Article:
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Groupthink: Collective Delusions in Organizations and Markets

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  • Roland Bénabou

Abstract

This article investigates collective denial and willful blindness in groups, organizations, and markets. Agents with anticipatory preferences, linked through an interaction structure, choose how to interpret and recall public signals about future prospects. Wishful thinking (denial of bad news) is shown to be contagious when it is harmful to others, and self-limiting when it is beneficial. Similarly, with Kreps--Porteus preferences, willful blindness (information avoidance) spreads when it increases the risks borne by others. This general mechanism can generate multiple social cognitions of reality, and in hierarchies it implies that realism and delusion will trickle down from the leaders. The welfare analysis differentiates group morale from groupthink and identifies a fundamental tension in organizations' attitudes towards dissent. Contagious exuberance can also seize asset markets, generating investment frenzies and crashes. Copyright 2013, Oxford University Press.

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Bibliographic Info

Article provided by Oxford University Press in its journal Review of Economic Studies.

Volume (Year): 80 (2013)
Issue (Month): 2 ()
Pages: 429-462

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Handle: RePEc:oup:restud:v:80:y:2013:i:2:p:429-462

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Cited by:
  1. Woodside, Arch G., 2012. "Incompetency training: Theory, practice, and remedies," Journal of Business Research, Elsevier, Elsevier, vol. 65(3), pages 279-293.
  2. Drelichman, Mauricio & Voth, Hans-Joachim, 2009. "Lending to the Borrower from Hell: Debt and Default in the Age of Philip II, 1556-1598," CEPR Discussion Papers, C.E.P.R. Discussion Papers 7276, C.E.P.R. Discussion Papers.
  3. Jonas Dovern & Ulrich Fritsche & Prakash Loungani & Natalia T. Tamirisa, 2013. "Information Rigidities in Economic Growth Forecasts," IMF Working Papers, International Monetary Fund 13/56, International Monetary Fund.
  4. Drelichman, Mauricio & Voth, Hans-Joachim, 2008. "Lending to the Borrower from Hell: Debt and Default in the Age of Phillip II," Economics working papers, Vancouver School of Economics mauricio_drelichman-2008-, Vancouver School of Economics, revised 06 Sep 2010.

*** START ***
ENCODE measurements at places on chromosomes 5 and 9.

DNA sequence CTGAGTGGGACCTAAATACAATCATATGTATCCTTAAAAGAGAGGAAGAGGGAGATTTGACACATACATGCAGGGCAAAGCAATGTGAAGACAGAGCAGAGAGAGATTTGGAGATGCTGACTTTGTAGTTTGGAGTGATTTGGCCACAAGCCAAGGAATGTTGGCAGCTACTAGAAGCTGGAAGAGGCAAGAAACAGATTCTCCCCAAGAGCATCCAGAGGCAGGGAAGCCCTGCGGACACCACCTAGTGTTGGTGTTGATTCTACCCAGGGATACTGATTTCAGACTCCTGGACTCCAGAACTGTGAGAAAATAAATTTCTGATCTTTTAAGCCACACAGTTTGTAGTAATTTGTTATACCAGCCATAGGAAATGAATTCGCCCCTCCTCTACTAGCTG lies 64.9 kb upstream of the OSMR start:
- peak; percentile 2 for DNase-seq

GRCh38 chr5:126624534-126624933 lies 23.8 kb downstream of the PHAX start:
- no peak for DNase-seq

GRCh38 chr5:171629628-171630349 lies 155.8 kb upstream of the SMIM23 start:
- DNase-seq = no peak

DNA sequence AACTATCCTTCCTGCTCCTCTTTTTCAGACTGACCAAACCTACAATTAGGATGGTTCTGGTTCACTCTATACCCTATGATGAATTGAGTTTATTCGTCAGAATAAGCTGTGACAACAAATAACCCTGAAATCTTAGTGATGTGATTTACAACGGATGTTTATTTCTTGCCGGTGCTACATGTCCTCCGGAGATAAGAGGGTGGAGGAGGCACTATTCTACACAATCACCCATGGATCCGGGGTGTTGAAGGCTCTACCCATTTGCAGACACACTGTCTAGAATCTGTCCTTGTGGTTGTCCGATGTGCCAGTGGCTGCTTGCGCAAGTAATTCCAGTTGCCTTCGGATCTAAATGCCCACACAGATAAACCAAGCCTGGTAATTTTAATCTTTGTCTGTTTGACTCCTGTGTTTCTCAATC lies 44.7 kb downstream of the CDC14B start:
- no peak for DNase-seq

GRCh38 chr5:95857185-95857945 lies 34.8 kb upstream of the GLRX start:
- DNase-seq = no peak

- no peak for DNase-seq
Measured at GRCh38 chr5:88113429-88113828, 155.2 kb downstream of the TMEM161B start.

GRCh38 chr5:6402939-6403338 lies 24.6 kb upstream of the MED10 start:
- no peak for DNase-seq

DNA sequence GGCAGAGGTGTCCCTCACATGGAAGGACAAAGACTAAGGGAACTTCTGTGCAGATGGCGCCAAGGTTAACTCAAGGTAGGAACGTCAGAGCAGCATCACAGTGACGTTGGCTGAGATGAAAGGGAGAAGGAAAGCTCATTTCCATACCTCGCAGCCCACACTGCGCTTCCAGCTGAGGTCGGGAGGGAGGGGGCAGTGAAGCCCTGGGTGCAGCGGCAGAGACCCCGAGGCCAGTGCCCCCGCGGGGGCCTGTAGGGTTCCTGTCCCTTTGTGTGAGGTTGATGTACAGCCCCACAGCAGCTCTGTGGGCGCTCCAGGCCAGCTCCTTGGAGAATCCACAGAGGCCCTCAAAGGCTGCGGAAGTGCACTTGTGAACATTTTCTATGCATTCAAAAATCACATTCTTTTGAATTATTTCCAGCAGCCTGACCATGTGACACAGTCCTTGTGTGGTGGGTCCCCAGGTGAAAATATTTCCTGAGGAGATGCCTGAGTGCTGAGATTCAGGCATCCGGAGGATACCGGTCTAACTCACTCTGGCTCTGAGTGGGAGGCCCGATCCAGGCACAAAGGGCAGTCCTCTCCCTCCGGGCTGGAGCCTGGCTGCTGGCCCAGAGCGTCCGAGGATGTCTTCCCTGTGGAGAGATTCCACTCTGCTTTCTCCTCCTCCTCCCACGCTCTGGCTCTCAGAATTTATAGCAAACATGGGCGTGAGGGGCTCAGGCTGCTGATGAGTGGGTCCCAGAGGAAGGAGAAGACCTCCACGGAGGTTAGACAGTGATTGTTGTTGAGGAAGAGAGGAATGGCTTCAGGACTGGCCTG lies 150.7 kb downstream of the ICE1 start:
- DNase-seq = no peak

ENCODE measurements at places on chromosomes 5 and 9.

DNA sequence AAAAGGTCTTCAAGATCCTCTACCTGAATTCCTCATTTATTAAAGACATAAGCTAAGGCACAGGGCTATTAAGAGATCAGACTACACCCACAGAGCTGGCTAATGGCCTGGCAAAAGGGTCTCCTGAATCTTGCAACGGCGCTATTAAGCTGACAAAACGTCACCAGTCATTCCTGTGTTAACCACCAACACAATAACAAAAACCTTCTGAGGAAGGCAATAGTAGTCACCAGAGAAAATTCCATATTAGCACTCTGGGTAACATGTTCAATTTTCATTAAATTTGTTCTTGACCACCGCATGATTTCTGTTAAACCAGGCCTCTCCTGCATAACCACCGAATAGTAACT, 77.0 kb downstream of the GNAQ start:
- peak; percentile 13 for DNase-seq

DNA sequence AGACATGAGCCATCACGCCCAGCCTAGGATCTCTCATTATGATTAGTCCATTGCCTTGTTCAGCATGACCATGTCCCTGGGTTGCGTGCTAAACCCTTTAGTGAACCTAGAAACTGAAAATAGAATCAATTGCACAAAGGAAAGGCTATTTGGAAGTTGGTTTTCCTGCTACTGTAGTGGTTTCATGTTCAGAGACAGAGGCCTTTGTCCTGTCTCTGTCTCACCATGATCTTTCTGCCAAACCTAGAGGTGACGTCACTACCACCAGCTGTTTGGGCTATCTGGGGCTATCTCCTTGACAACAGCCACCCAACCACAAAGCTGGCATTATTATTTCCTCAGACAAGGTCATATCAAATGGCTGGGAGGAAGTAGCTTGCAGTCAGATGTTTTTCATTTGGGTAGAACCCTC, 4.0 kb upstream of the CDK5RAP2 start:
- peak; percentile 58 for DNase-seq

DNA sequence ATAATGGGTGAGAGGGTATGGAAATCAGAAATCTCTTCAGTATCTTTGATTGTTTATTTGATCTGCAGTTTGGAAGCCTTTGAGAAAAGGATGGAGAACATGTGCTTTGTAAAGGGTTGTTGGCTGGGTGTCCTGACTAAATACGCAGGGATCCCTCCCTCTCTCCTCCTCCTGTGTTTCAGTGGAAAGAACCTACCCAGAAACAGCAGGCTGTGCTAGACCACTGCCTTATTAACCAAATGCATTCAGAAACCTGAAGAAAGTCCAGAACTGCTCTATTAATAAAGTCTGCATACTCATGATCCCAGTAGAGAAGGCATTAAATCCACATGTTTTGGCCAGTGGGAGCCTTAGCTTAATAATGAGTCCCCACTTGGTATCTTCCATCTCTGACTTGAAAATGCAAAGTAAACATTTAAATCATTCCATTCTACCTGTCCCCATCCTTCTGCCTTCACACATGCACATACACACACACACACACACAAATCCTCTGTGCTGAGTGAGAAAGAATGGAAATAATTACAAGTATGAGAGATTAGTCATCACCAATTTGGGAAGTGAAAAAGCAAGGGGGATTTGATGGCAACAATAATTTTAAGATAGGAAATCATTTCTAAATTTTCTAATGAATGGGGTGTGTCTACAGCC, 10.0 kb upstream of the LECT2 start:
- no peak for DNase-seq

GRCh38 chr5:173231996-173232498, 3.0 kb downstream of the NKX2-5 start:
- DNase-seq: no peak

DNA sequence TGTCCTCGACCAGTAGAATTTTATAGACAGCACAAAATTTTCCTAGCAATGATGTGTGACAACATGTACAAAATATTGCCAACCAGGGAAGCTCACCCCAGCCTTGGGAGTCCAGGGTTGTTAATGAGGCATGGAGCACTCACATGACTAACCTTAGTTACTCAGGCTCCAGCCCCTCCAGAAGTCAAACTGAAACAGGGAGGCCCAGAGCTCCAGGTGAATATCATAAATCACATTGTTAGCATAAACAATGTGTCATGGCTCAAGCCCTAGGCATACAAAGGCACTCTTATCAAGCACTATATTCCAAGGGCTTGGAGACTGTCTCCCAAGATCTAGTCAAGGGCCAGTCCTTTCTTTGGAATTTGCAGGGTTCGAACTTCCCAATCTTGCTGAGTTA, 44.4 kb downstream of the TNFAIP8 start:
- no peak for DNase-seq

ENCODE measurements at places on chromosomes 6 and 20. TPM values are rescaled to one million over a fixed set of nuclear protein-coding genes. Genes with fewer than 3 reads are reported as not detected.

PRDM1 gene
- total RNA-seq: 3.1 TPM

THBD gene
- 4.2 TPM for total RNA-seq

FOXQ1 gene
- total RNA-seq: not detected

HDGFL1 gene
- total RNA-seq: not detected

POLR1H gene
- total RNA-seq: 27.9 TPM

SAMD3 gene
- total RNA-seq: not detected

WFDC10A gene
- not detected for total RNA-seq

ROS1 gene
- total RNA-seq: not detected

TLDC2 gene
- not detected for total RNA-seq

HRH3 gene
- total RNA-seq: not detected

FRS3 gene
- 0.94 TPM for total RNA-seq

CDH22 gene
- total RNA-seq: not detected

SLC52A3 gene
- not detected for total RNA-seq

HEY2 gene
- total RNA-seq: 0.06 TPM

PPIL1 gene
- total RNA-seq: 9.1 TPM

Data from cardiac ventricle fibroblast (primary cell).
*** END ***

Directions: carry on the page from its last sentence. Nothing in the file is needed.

5. Marco LiCalzi & Oktay Surucu, 2012. "The Power of Diversity over Large Solution Spaces," Management Science, INFORMS, INFORMS, vol. 58(7), pages 1408-1421, July.
  6. Dovern, Jonas & Fritsche, Ulrich & Loungani, Prakash & Tamirisa, Natalia, 2013. "Information Rigidities in Economic Growth Forecasts: Evidence from a Large International Panel," Annual Conference 2013 (Duesseldorf): Competition Policy and Regulation in a Global Economic Order, Verein für Socialpolitik / German Economic Association 79936, Verein für Socialpolitik / German Economic Association.
  7. Jonas Dovern & Ulrich Fritsche & Prakash Loungani & Natalia Tamirisa, 2014. "Information Rigidities: Comparing Average And Individual Forecasts For A Large International Panel," Working Papers, The George Washington University, Department of Economics, Research Program on Forecasting 2014-001, The George Washington University, Department of Economics, Research Program on Forecasting.
  8. Drelichman, Mauricio & Voth, Hans-Joachim, 2010. "Serial Defaults, Serial Profits: Returns to Sovereign Lending in Habsburg Spain, 1566-1600," Economics working papers, Vancouver School of Economics mauricio_drelichman-2010-, Vancouver School of Economics, revised 04 Jul 2011.
  9. Muehlenbachs, Lucija & Staubli, Stefan & Cohen, Mark A., 2013. "The Effect of Inspector Group Size and Familiarity on Enforcement and Deterrence," Discussion Papers, Resources For the Future dp-13-36, Resources For the Future.
  10. Natalia T. Tamirisa & Prakash Loungani & Herman O. Stekler, 2011. "Information Rigidity in Growth Forecasts," IMF Working Papers, International Monetary Fund 11/125, International Monetary Fund.
  11. Jakob de Haan & David-Jan Jansen, 2011. "Corporate culture and behaviour: A survey," DNB Working Papers, Netherlands Central Bank, Research Department 334, Netherlands Central Bank, Research Department.

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